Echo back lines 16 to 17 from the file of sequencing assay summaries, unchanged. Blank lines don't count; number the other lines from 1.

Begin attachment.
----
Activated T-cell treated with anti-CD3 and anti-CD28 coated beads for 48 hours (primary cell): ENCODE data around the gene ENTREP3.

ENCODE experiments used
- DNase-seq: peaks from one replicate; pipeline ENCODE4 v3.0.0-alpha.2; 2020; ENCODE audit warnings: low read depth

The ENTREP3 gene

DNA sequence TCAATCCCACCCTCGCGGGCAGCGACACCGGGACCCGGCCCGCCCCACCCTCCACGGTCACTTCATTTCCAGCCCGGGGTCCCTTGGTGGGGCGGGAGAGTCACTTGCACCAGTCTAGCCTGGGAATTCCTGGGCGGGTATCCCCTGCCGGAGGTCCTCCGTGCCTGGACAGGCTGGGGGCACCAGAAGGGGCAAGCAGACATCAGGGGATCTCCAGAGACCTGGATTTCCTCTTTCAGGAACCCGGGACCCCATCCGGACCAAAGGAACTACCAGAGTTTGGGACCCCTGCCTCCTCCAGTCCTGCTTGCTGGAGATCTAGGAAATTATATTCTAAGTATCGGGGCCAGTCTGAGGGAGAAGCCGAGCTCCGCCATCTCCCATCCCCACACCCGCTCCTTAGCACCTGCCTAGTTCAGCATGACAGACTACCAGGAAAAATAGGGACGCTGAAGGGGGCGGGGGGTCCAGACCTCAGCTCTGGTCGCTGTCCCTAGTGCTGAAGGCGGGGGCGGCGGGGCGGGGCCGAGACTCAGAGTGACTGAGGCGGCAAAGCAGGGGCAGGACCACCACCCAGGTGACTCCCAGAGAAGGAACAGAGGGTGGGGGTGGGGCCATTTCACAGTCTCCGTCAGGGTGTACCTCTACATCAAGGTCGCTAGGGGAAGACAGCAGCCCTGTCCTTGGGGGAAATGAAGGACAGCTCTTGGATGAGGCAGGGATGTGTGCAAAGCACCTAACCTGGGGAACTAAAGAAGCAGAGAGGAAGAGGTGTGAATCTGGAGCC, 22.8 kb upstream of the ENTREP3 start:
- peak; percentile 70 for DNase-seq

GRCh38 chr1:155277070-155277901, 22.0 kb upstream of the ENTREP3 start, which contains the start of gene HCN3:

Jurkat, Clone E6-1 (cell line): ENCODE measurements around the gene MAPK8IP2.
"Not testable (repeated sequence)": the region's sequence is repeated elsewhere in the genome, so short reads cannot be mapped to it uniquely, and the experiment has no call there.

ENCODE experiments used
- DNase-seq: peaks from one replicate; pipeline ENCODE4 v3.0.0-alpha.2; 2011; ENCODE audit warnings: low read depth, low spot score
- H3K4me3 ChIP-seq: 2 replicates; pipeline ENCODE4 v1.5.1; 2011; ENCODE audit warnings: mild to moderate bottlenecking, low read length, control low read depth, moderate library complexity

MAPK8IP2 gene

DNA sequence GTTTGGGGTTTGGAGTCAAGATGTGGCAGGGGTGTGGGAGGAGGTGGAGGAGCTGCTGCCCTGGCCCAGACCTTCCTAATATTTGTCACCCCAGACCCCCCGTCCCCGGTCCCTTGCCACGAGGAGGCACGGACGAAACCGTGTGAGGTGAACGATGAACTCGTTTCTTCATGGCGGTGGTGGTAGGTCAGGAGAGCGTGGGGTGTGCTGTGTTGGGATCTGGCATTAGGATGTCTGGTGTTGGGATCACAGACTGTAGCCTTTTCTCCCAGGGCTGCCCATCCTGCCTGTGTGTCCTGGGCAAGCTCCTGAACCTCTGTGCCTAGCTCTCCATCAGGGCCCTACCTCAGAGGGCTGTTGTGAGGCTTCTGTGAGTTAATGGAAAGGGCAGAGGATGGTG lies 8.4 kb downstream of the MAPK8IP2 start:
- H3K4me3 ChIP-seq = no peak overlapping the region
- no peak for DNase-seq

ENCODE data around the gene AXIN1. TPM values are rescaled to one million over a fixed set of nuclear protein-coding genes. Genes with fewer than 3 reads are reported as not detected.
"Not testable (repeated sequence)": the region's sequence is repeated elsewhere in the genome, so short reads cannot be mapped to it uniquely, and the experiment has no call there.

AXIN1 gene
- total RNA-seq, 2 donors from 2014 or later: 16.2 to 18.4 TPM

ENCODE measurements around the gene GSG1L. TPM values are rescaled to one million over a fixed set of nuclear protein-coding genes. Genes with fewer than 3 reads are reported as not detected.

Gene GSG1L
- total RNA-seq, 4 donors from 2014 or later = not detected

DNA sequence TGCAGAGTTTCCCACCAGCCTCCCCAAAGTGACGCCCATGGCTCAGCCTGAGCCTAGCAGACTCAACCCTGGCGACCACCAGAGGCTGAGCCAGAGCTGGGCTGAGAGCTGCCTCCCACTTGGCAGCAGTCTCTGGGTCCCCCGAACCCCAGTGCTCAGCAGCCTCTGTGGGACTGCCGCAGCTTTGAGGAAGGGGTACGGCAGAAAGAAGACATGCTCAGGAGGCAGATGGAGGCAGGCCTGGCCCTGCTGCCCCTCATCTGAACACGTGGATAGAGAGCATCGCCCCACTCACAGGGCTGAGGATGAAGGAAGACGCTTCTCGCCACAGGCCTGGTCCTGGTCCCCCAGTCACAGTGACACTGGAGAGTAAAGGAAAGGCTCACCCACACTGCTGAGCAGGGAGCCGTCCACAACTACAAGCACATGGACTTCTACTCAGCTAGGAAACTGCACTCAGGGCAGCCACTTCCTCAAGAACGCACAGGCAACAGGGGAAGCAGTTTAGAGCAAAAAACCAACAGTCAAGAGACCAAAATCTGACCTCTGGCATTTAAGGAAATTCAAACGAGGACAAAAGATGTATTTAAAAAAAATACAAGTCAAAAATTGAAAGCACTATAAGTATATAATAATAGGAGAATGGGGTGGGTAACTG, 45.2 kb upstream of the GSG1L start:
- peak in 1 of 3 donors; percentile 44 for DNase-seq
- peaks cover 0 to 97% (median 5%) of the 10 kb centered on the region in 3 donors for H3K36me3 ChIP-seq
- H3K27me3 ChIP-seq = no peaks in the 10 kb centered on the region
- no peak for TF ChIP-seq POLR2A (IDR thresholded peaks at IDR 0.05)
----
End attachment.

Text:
- no peak for DNase-seq

ENCODE data around the gene AXIN1. TPM values are rescaled to one million over a fixed set of nuclear protein-coding genes. Genes with fewer than 3 reads are reported as not detected.